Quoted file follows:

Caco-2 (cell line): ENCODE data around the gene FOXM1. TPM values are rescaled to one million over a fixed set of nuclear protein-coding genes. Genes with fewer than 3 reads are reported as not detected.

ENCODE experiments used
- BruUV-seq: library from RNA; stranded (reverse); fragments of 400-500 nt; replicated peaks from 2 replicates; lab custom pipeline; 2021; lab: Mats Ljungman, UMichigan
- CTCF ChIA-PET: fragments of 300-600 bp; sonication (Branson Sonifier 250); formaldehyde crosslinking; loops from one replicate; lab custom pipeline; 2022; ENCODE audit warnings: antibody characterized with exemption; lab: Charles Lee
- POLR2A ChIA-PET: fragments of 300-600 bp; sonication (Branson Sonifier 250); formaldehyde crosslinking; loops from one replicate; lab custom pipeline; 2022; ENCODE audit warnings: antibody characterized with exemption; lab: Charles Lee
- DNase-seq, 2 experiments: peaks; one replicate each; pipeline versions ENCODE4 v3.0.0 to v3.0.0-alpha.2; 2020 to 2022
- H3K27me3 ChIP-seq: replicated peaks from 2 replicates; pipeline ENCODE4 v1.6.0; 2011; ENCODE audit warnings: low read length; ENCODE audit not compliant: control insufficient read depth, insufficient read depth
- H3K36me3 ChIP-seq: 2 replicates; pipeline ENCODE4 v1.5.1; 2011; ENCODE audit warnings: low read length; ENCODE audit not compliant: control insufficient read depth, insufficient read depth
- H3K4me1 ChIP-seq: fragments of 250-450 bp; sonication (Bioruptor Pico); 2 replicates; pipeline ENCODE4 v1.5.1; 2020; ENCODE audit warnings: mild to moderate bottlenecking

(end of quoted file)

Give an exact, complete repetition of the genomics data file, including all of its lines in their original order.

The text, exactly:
Caco-2 (cell line): ENCODE data around the gene FOXM1. TPM values are rescaled to one million over a fixed set of nuclear protein-coding genes. Genes with fewer than 3 reads are reported as not detected.

ENCODE experiments used
- BruUV-seq: library from RNA; stranded (reverse); fragments of 400-500 nt; replicated peaks from 2 replicates; lab custom pipeline; 2021; lab: Mats Ljungman, UMichigan
- CTCF ChIA-PET: fragments of 300-600 bp; sonication (Branson Sonifier 250); formaldehyde crosslinking; loops from one replicate; lab custom pipeline; 2022; ENCODE audit warnings: antibody characterized with exemption; lab: Charles Lee
- POLR2A ChIA-PET: fragments of 300-600 bp; sonication (Branson Sonifier 250); formaldehyde crosslinking; loops from one replicate; lab custom pipeline; 2022; ENCODE audit warnings: antibody characterized with exemption; lab: Charles Lee
- DNase-seq, 2 experiments: peaks; one replicate each; pipeline versions ENCODE4 v3.0.0 to v3.0.0-alpha.2; 2020 to 2022
- H3K27me3 ChIP-seq: replicated peaks from 2 replicates; pipeline ENCODE4 v1.6.0; 2011; ENCODE audit warnings: low read length; ENCODE audit not compliant: control insufficient read depth, insufficient read depth
- H3K36me3 ChIP-seq: 2 replicates; pipeline ENCODE4 v1.5.1; 2011; ENCODE audit warnings: low read length; ENCODE audit not compliant: control insufficient read depth, insufficient read depth
- H3K4me1 ChIP-seq: fragments of 250-450 bp; sonication (Bioruptor Pico); 2 replicates; pipeline ENCODE4 v1.5.1; 2020; ENCODE audit warnings: mild to moderate bottlenecking